Once Upon a Time in the West: I loved “The Good, The Bad and The Ugly”, but I thought this movie was pretty dull.

I kind of agree with you.

I saw it in the theatre when it came out and absolutely loved it, as did all the other moviegoers that night, everyone was all smiles.

Then, I saw it twice more in the following months, liked it significantly less each time and haven’t seen it since. I still think it’s all right in a cutesy-quirky way but not much more than that.

There have been many I’ve been disappointed with, but top honors for having the lowest ratio of enjoyment compared to hyper-emphatic recommendations goes for these two:

  • ‘Borat’. Sold to me as groundbreaking-ly funny…exponentially so, was horrifically un-funny. Almost anti-clever. I could tolerate it only in half-hour hunks. I actually thought worse of my friend’s thought processes and mental capacities for it.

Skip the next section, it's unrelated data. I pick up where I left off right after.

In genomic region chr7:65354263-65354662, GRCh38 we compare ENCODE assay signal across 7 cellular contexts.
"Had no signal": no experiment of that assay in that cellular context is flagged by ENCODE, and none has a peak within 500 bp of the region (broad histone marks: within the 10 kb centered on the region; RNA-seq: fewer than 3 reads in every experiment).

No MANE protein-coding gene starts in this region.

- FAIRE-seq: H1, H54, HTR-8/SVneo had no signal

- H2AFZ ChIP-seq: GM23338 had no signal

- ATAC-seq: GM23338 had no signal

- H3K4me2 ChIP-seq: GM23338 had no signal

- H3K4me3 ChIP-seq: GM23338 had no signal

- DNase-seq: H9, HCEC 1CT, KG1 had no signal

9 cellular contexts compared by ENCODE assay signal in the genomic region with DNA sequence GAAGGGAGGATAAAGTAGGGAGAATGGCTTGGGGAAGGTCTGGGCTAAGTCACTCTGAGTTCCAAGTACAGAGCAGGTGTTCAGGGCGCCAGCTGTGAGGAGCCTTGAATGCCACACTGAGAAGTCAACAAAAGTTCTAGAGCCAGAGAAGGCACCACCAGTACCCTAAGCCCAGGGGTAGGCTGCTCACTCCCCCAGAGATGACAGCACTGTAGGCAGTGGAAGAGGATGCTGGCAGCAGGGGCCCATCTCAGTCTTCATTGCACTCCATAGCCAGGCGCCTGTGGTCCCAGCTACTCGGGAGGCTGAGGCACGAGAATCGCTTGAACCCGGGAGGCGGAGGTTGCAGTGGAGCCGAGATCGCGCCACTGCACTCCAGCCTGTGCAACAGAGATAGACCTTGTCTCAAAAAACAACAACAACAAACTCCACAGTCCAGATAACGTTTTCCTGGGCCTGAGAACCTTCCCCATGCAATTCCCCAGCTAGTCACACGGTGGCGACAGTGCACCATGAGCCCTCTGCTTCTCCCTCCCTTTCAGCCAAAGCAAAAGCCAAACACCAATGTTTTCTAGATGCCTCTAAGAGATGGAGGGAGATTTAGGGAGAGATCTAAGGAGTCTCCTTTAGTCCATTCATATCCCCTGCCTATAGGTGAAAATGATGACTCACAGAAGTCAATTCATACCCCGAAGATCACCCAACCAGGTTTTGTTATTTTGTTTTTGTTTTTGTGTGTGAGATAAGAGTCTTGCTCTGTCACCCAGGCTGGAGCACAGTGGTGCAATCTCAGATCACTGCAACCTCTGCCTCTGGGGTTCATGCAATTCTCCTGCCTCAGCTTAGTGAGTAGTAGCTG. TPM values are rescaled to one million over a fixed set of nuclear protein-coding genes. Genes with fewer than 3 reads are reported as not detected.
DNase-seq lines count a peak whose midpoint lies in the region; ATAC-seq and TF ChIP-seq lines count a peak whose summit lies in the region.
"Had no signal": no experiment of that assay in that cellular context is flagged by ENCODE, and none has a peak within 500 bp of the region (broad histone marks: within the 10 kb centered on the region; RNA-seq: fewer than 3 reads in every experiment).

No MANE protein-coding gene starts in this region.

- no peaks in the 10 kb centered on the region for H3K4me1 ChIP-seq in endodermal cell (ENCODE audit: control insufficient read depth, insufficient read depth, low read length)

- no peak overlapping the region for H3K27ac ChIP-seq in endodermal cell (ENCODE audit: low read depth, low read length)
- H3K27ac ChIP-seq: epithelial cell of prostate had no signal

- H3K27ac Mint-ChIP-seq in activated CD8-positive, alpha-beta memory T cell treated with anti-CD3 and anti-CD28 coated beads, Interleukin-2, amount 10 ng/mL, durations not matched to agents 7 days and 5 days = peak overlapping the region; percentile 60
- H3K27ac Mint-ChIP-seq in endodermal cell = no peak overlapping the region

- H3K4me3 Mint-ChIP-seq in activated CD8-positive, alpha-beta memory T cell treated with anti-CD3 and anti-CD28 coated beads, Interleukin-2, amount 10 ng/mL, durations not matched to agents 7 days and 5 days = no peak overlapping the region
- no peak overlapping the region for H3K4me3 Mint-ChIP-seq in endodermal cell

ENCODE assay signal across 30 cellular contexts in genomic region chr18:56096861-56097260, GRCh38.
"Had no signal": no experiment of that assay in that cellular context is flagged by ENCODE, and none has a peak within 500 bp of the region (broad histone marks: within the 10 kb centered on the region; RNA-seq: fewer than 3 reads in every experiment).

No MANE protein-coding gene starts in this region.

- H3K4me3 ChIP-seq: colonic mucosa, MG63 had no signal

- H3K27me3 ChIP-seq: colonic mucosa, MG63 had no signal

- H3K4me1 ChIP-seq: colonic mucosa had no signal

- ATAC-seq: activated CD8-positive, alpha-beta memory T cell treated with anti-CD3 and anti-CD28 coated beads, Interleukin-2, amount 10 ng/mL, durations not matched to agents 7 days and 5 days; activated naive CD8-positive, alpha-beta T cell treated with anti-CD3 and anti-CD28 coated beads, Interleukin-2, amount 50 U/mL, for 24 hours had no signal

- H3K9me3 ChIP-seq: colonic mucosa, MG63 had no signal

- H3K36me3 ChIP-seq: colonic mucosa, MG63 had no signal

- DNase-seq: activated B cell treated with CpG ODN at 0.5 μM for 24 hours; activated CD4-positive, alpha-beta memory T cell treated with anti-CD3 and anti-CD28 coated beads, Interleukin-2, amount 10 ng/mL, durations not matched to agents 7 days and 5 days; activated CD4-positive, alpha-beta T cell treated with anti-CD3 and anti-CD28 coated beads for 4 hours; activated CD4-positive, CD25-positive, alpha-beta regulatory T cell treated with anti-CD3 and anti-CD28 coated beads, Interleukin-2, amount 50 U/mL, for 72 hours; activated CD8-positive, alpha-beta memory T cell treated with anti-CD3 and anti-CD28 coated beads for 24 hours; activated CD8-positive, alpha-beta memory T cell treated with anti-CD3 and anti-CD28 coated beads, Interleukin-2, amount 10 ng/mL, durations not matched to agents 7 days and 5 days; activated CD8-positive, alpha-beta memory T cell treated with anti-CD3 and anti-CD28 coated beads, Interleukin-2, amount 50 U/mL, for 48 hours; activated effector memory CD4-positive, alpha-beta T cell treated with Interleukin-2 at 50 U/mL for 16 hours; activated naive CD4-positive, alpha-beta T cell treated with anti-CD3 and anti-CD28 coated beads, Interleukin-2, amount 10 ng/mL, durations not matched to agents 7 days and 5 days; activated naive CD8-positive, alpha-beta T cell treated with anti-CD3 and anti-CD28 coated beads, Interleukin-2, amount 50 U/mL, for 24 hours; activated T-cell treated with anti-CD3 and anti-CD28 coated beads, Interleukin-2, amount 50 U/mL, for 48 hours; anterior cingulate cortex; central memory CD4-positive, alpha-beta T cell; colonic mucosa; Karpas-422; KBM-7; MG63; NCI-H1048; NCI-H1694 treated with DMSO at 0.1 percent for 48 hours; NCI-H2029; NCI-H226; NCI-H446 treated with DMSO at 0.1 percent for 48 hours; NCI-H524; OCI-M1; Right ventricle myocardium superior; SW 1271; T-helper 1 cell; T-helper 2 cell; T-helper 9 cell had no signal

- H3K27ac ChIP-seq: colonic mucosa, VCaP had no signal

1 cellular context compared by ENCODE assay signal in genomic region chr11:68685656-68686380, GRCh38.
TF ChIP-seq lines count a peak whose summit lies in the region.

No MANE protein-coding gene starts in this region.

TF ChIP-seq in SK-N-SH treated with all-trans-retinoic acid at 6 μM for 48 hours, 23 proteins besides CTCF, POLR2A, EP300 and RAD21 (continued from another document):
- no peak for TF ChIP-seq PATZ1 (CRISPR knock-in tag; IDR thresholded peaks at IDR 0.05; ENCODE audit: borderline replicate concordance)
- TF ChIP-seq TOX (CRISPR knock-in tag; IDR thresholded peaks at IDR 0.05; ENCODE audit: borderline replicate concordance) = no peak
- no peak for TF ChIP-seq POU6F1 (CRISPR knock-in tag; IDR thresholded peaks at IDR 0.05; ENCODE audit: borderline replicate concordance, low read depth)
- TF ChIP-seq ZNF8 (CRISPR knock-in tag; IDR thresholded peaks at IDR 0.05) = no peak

• ‘Pearl Harbor’. I was hoping for a modern ‘Tora Tora Tora’ and instead got a brutally inane gag-fest conflation of “rom-com” schlock and flag-waving jingoistic glurge. UGH! What made it worse, after comparing notes with the rave-reviews of a couple of friends, was the parts they swooned the most over, were the parts that repulsed me the most.

The Horse Whisperer. I like Redford, and I wasn’t expecting an action movie, by any means, but daaaaaamn, that movie was in serious need of an editor who was empowered to trim down the scenes. Glaciers move more rapidly than that film did.

The Triplets of Belleville: By the time I had any idea what was going on with the characters, the window of opportunity for getting me to care whether they all died in a fire had slammed shut.

“Saving Private Ryan.” After the first 20 minutes or so, it was a bore.

I also didn’t think “The Big Chill” was that good, although it did have a nice soundtrack.

To me, the incredibly hyped, critical darling and box-office smash “Lost In Translation” was less entertaining than spending 5 minutes online reading the deranged rantings of hysterical idiots claiming that Donald Trump’s latest innane, rambling tweets regarding the out-of-control price of Diet Coke are worse Crimes Against Humanity than the Rwandian Genocide, Portuguese gonorrhea and English cuisine combined.

Citizen Kane.

Okay, it was a revolution in film-making technique. Sets that actually looked like real rooms, instead of looking like sets. But I found nothing of interest in the actual story.

There, I’ve said it.